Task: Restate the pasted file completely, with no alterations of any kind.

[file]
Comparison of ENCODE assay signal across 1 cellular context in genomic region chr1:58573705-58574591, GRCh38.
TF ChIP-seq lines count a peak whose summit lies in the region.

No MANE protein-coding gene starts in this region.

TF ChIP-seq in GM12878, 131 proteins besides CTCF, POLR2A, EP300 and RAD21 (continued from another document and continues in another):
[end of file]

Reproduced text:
Comparison of ENCODE assay signal across 1 cellular context in genomic region chr1:58573705-58574591, GRCh38.
TF ChIP-seq lines count a peak whose summit lies in the region.

No MANE protein-coding gene starts in this region.

TF ChIP-seq in GM12878, 131 proteins besides CTCF, POLR2A, EP300 and RAD21 (continued from another document and continues in another):